He gives Matt a vulnerability that is instantly likeable.  When he struggles with his daughters, he is so sincere in the way he deals with them, being as honest and forthright as possible about his own weaknesses and shortcomings.  It makes him a very sympathetic character.

Clooney also gives Matt a decent dose of idiosyncrasies.  When he’s on the prowl searching for the man who had an affair with his wife, he’s almost comical.  His reaction, for example, when he sees the guy for the first time as he jogs past him is very funny.  Clooney seems to excel at playing quirky characters, and I wish he’d do it more often.

He’s helped along by a solid supporting cast.  Both Shailene Woodley and Amara Miller are excellent as his two daughters, Alexandra and Scottie.  Even better is Nick Krause as Alexandra’s boyfriend Sid.  Sid is another quirky character who livens up this film and keeps it from being dragged down by its depressing subject matter.

Sid enjoys some of the better moments in the movie.  The scene where Matt’s father-in-law Scott (Robert Forster) punches Sid in the face is a laugh-out-loud moment, and later, when Scott calls Matt an unfit husband who wasn’t there for his daughter, it’s Sid who steps up to Matt’s defense.

Speaking of Robert Forster, he’s excellent as Matt’s father-in-law Scott.  He appears in several of the more emotional scenes in the movie.  Beau Bridges is also on hand as one of the King clan, Cousin Hugh, one of the many cousins in Matt’s family.  Bridges makes the most of his few scenes, coming off like a cross between Ozzy Osborne and Jeb Bush.

Matthew Lillard is very good as the spineless Brian Speer, the man who Matt’s wife had the affair with, and Judy Greer, who played Carrie’s teacher, Ms. Desjardin  in the remake of CARRIE (2013), is also memorable as Speer’s wife Julie.  The scene where she comes to the hospital to “forgive” the comatose Elizabeth provides Clooney with yet another priceless quirky moment when he has to interrupt her ramblings.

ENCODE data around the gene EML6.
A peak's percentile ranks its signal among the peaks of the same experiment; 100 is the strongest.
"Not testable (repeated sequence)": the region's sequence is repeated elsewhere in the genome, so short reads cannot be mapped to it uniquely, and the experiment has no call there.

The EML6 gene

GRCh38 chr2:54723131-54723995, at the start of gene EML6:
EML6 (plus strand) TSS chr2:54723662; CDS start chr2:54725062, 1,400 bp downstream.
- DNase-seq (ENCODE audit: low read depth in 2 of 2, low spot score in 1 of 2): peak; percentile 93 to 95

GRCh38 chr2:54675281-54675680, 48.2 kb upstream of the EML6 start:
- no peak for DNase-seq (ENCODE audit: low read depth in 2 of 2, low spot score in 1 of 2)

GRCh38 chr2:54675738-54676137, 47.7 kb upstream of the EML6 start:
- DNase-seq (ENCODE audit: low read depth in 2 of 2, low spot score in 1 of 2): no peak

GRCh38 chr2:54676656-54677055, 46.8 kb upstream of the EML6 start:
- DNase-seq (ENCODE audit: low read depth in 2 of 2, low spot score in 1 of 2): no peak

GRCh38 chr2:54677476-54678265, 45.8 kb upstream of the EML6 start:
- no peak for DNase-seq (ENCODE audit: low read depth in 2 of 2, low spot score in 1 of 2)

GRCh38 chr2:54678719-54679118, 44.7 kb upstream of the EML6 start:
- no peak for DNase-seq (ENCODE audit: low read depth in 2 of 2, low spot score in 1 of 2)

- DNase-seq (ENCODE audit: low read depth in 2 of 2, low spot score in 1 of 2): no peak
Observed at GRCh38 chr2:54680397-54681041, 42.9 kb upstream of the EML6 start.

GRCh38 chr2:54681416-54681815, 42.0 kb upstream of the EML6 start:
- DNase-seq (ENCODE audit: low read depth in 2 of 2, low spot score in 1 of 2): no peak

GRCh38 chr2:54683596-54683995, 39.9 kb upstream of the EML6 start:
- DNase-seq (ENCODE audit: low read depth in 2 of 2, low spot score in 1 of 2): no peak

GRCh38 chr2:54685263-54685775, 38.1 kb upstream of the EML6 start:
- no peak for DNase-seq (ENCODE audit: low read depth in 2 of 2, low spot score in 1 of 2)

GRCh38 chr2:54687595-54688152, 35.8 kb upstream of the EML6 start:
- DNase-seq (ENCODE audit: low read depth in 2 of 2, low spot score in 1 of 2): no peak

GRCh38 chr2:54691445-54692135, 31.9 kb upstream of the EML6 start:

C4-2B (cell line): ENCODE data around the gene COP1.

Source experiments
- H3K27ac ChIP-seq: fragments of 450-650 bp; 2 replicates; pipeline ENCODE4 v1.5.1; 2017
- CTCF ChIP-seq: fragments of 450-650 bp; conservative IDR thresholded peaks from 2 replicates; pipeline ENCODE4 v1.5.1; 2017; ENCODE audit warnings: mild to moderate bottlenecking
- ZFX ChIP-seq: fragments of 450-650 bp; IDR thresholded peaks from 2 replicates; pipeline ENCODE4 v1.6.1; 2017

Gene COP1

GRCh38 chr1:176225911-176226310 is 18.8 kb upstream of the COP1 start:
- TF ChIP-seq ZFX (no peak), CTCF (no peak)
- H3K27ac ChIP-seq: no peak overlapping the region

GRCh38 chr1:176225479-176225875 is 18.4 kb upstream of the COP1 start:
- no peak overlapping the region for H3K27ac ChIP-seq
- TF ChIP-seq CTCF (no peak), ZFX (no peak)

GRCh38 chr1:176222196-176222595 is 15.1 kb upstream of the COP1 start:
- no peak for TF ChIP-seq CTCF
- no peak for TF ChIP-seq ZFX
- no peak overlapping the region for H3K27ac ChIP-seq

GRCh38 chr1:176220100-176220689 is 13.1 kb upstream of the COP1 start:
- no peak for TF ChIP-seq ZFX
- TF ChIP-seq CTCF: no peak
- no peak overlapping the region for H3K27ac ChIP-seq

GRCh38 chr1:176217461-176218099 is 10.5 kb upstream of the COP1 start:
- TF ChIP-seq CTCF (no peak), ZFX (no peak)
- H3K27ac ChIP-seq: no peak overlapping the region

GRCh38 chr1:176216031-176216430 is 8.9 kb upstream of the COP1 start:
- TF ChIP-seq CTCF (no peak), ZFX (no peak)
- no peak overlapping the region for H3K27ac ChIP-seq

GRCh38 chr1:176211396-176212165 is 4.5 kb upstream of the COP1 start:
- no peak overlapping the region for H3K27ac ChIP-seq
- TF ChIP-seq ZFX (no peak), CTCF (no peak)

As good as the cast is, the Oscar-winning script by Alexander Payne, Nat Faxon, and Jim Rash is even better.  It’s filled with sincere witty dialogue, humorous and painful moments alike, characters that I cared about, and a pacing that kept me interested throughout.

THE DESCENDANTS was directed by Alexander Payne, and he did a bang-up job.  The film reminded me somewhat of one of Payne’s earlier efforts, SIDEWAYS (2004). Payne is nominated again this year for the Best Director Oscar for the movie NEBRASKA (2013) starring Bruce Dern, who’s also up for an Oscar for Best Actor.

THE DESCENDANTS is a rewarding film experience that highlights one man’s realization that he hasn’t been there for his family, as he is forced into caring for his two daughters while his comatose wife lies dying in a hospital bed.  It contains a great performance by George Clooney and a refreshing thoroughly satisfying script.

I highly recommend it.

—END—